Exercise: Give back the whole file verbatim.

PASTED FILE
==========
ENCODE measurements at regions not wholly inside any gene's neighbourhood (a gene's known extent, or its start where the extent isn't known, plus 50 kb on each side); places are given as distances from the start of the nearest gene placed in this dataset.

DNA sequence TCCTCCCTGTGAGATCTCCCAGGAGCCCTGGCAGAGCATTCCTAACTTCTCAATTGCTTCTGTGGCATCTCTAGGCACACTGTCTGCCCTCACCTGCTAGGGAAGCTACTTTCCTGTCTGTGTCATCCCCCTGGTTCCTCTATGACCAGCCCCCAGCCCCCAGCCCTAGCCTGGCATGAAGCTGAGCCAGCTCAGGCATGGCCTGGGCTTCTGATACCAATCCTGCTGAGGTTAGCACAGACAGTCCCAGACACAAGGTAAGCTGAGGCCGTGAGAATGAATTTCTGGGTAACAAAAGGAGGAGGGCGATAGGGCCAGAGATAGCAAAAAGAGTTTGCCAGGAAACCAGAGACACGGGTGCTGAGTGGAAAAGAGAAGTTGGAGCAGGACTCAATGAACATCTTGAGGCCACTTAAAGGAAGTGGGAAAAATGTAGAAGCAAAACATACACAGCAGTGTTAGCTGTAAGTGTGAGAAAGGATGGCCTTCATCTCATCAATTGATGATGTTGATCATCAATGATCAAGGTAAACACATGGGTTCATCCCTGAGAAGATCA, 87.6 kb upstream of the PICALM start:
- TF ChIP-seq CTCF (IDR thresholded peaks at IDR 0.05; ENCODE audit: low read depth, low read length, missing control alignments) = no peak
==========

ENCODE measurements at regions not wholly inside any gene's neighbourhood (a gene's known extent, or its start where the extent isn't known, plus 50 kb on each side); places are given as distances from the start of the nearest gene placed in this dataset.

DNA sequence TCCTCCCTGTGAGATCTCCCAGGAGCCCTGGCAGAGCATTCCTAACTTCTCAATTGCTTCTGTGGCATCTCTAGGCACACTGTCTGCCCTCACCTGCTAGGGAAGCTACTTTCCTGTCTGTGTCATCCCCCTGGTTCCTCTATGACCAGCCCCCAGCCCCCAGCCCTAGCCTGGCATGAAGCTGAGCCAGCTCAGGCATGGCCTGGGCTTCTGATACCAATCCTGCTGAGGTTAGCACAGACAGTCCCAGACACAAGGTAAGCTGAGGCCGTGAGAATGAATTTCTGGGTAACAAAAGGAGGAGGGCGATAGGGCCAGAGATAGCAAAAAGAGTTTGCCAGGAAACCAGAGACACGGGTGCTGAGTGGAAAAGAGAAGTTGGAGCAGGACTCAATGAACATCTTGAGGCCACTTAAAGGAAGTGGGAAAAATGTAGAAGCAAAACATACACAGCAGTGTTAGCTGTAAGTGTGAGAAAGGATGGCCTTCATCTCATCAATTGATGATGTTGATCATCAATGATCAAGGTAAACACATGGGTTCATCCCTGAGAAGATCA, 87.6 kb upstream of the PICALM start:
- TF ChIP-seq CTCF (IDR thresholded peaks at IDR 0.05; ENCODE audit: low read depth, low read length, missing control alignments) = no peak